Younger kids at the bus stop across the street began yelling. "What'd you do to the tree?" "Hey, that guy broke the tree!" We were both scared, and we walked away very quickly, neither of us wanting to acknowledge his destruction of the tree nor his superhuman strength. Then Ashley went and bought a pack of Camel Reds from 7-11 using his military ID.

pecking and kicking with dimitri


Many years ago, I regularly taught swim lessons to a little boy named "Dimitri". Dimitri was very tall for his age, which, when he was four, made people think he was a retarded eight-year-old. He wasn't, he was just funny and enthusiastic. Example: Dimitri was sitting on my lap during a Penguin swim meet, when he began bumping his face into my arm, nose-first. When I asked what he was doing, he exclaimed, "I'm pecking you!"

Dimitri also had a severe speech impediment. Like young Sean Keane, Dimitri said "w" for "r," but he also did the comparatively rarer "t" for "k" substitution. Once I got used to it and accepted that my name was now Sean Teane, it was easy to deal with.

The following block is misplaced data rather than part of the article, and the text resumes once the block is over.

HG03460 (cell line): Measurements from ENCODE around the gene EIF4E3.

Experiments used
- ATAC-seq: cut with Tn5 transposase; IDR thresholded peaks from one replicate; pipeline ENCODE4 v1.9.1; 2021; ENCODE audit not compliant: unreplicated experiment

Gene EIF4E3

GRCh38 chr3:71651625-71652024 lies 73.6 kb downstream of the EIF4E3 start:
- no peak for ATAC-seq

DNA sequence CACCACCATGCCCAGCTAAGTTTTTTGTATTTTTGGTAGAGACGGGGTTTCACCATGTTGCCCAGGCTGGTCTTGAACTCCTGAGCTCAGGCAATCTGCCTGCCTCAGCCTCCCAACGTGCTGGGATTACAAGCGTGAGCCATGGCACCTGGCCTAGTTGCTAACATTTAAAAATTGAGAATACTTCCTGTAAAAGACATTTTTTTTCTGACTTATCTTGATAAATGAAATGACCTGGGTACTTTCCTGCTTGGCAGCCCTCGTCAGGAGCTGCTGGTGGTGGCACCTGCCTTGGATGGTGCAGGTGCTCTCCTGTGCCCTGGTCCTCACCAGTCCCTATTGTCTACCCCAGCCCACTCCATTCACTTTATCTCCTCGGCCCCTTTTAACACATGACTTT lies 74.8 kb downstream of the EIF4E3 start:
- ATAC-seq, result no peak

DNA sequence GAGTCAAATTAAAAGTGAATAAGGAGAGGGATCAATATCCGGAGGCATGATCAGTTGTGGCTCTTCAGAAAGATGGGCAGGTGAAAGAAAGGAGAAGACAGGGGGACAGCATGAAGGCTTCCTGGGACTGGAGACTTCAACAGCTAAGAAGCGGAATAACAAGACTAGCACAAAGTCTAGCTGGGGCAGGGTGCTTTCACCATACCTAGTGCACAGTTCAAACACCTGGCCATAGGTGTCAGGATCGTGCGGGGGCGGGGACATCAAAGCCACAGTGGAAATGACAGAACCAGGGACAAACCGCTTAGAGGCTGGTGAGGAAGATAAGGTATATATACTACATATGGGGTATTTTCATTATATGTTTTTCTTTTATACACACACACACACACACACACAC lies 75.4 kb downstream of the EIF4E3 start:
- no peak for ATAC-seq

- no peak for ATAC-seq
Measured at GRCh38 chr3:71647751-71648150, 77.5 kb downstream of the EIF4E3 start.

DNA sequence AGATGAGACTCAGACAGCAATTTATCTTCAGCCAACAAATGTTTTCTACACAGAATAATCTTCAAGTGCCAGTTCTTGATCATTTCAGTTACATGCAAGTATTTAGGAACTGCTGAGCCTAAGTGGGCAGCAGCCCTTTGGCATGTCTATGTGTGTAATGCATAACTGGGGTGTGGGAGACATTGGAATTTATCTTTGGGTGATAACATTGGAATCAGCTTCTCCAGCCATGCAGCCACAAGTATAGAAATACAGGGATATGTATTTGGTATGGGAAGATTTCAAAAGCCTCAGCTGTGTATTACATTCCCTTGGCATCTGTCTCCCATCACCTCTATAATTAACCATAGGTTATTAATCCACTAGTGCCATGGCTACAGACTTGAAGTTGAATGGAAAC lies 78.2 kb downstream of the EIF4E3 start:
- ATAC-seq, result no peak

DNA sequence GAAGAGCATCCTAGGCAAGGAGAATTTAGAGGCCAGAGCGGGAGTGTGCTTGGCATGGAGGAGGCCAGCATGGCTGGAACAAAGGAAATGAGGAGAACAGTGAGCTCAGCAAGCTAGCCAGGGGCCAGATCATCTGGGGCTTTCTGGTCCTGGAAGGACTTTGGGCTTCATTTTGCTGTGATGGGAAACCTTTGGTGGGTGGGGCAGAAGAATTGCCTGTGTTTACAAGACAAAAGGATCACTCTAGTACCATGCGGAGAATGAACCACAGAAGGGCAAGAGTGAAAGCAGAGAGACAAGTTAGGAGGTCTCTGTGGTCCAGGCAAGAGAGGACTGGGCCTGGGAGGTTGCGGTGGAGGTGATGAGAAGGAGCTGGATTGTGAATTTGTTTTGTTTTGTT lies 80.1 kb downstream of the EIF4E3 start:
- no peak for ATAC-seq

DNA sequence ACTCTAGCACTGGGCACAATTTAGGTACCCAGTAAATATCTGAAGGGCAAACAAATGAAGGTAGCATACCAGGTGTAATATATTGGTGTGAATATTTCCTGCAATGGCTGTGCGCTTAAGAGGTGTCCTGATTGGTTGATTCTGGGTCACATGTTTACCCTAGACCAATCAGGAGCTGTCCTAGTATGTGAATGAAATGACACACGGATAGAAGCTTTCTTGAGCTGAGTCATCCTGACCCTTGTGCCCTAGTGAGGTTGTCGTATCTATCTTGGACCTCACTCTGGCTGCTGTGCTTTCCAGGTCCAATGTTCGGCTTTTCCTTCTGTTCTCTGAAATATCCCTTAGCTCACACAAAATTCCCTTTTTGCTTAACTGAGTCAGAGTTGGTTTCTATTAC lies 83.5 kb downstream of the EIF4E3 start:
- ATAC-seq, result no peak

One day, Dimitri and I were working on Fweestyle. He had a powerful kick, but it was totally out of control, with bent knees and erratic feet. Basically, he was more motivated by creating a lot of splash than actually propelling himself forward. He wanted to switch to Battstrote, but I insisted he work on keeping his legs together. By the end of our lesson, Dimitri figured it out, and was incredibly proud. Still clutching his kickboard, he began yelling to his mom to come and see his progress.

"Mom, look at my tits! Look at my tits!"

the hatch just blew, dammit


Here are some things I've read lately that have made me upset, but in a good way. The first one is a weblog entry by Ms. Kristina Almquist which was quite good and thought-provoking. She talks about how Saddam Hussein has joined the "Dead or Alive" Club, along with Bin Laden. After all this hype about how evil Saddam is, what a threat he is to world stability, the imperative to bring him to justice for his war crimes, suddenly it's no big deal that no one knows where he is. Or where anyone in his cabinet is. Maybe Saddam has been killed in a blast, maybe he's fled to Syria, maybe one of his doubles has been there all along. No one knows, because no one seems to care about what has happened to all the dangerous thugs in power, or gathering any evidence of war crimes and government torture that Iraq has been liberated from. No big deal.